Snohomish County buys rail corridor in major regional trail missing link

The trail may be constructed in segments. Map from a 2013 presentation to the Council

The trail may be constructed in segments. Map from a 2013 presentation to the Council

After lengthy negotiations with the Port of Seattle, Snohomish County purchased a key stretch of rail corridor that could someday link the region’s trail network from Seattle to Skagit County.

The purchase process was going strong back in 2013, but negotiations fell apart as it became apparent that maintenance costs for the segment were going to be significant. But in early March, the County and Port agreed to a lower purchase price of only $3.5 million for 12 miles of the Eastside Rail Corridor running from the City of Snohomish to Woodinville, the Herald reports.

Unlike Kirkland and King County, Snohomish County plans both a trail and active rail use on the corridor. Removing rails and building a trail on the existing railbed is by far the easiest, cheapest and quickest way to build a rail-trail. Preserving both uses of the corridor adds significant challenges and costs (and, therefore, time) to building the trail, bringing the estimated total trail construction cost to about $20 million, the Woodinville Weekly reports. Currently, there are “a few cars per week that travel those tracks, delivering goods to several businesses, such as Spectrum Glass in Woodinville,” according to the Weekly.

But with the Cross Kirkland Corridor already operational and King County moving full speed ahead on the Eastside Trail, the pressure will only increase on Snohomish County to connect their communities with their neighbors to the south.

The good news is that the two southernmost segments of the trail are the easiest to build, according to a 2013 presentation (PDF):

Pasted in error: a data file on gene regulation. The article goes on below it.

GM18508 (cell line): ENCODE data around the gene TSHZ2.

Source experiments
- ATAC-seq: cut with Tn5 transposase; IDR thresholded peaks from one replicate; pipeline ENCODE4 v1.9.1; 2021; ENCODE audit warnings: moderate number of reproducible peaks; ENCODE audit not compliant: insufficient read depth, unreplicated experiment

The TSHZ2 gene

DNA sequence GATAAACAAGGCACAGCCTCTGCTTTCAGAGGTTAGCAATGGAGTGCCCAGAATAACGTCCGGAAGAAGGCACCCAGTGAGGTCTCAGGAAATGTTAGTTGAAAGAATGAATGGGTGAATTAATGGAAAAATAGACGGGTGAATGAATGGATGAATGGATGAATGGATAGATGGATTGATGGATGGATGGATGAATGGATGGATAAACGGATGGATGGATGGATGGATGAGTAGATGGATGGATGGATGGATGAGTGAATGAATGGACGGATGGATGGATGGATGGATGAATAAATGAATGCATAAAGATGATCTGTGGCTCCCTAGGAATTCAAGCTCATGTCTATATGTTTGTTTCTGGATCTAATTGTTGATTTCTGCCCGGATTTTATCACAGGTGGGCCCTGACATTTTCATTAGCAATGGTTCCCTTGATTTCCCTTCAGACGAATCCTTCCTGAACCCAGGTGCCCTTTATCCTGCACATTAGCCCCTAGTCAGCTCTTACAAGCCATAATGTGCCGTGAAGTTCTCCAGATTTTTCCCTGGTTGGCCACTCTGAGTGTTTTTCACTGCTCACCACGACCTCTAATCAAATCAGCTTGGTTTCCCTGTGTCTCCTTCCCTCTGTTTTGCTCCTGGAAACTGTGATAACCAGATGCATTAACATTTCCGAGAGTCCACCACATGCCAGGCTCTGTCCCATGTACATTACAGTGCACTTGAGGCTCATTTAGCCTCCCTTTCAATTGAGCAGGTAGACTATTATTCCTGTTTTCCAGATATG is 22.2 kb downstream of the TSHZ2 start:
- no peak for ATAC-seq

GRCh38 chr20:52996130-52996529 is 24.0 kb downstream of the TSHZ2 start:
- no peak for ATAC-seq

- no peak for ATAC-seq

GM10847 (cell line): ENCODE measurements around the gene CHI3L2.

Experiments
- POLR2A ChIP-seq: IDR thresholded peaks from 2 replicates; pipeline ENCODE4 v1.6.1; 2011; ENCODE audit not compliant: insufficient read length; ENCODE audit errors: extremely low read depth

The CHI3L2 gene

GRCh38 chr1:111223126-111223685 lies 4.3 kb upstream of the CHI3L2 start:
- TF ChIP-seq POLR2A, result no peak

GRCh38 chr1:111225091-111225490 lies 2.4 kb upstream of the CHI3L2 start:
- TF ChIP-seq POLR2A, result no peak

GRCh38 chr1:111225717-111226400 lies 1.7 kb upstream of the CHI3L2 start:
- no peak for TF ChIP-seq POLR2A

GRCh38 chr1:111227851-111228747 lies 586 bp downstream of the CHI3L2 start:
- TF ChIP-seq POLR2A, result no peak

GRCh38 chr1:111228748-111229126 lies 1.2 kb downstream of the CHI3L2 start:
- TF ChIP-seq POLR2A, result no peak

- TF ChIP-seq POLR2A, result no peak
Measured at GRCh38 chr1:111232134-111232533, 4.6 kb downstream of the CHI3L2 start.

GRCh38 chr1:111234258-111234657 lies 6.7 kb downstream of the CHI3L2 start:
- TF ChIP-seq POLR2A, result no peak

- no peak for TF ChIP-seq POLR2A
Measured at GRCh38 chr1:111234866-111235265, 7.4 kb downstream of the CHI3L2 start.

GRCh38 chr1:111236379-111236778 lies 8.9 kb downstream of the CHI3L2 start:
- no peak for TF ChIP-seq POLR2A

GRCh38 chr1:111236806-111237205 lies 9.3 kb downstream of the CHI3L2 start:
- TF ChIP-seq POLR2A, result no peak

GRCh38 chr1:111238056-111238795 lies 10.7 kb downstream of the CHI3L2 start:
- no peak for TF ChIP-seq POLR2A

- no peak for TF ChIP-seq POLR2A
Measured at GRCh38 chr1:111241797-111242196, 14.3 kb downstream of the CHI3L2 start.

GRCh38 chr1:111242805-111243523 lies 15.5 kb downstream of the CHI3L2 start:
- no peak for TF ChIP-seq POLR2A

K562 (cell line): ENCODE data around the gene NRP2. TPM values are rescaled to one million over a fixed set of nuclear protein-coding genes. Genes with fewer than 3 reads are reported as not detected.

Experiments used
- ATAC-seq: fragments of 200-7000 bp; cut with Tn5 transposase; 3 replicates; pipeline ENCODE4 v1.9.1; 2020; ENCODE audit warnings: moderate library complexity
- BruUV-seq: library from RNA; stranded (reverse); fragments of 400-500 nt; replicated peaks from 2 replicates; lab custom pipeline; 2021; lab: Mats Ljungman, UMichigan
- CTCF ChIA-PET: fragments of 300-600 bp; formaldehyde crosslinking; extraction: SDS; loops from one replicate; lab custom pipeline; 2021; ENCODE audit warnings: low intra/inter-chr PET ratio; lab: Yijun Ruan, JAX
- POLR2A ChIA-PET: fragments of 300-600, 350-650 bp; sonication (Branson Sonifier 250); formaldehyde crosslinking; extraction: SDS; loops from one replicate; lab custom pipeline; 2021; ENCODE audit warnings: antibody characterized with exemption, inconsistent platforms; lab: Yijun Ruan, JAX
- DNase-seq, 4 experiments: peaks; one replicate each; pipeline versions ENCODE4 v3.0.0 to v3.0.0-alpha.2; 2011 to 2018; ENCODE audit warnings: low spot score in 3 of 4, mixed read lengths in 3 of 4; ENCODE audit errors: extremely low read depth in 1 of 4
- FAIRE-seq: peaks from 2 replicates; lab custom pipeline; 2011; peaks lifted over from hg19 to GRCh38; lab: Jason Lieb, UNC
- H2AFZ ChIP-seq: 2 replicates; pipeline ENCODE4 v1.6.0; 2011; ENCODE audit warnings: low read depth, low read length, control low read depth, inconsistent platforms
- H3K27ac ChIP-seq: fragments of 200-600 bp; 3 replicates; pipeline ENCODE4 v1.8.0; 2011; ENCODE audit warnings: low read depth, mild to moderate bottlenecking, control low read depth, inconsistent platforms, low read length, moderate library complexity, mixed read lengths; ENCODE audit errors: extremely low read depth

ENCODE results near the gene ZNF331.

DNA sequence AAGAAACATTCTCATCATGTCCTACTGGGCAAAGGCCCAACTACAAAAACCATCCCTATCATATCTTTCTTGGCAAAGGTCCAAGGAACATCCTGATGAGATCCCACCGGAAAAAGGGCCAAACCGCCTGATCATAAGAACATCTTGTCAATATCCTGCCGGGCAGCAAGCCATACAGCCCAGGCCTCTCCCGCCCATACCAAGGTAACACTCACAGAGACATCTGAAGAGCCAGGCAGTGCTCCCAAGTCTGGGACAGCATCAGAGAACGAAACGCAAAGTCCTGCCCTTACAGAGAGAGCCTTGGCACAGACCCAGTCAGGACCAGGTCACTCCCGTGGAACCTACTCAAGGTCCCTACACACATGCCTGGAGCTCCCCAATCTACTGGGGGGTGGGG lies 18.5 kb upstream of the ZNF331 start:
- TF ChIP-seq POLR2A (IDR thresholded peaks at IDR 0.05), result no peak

ERCsnocokingcopresentation613_201402181930425827-sections 1 and 2So the county could feasibly act quickly starting at the Sammamish River Trail and the northern terminus of King County’s planned Eastside Trail. If segments one and two were completed, this link would stretch to Maltby.

Many of the remaining segments between Maltby and the City of Snohomish (the start of the Centennial Trail) are challenging, however. Some on-street improvements may be compelling alternatives at least temporarily, though they come with their own challenges (and benefits).

But imagine: Once this link, the 520 Trail and the Eastside Trail are complete, you will be able to bike from Ballard, Capitol Hill, Renton and Issaquah all the way to Skagit County almost entirely on a trail. That’s 60+ miles, opening access to so many communities along the way.

This purchase is a huge step toward a linked regional trail network. Let’s make it happen.

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4 Responses to Snohomish County buys rail corridor in major regional trail missing link

  1. Gary says:

    Wow! This is fantastic!

  2. MikeG says:

    A connection between the Sammamish River Trail (Burke-Gilman of the eastside) and the Centennial Trail would be a great addition to the region’s network of trails. I rode between Woodinville and Snohomish on a multi-day bike trip a few years ago over the North Cascades and a safe, dedicated link would be very useful.

    I look forward to the day when you can seamlessly ride from Seattle to Snohomish and points north.

  3. 47hasbegun says:

    I sure hope they don’t put too much stock into those alternatives, as those roads are pretty steep for folks looking for a leisurely ride. Folks who don’t ride bikes much at all tend to not realize where hills are in my experience.

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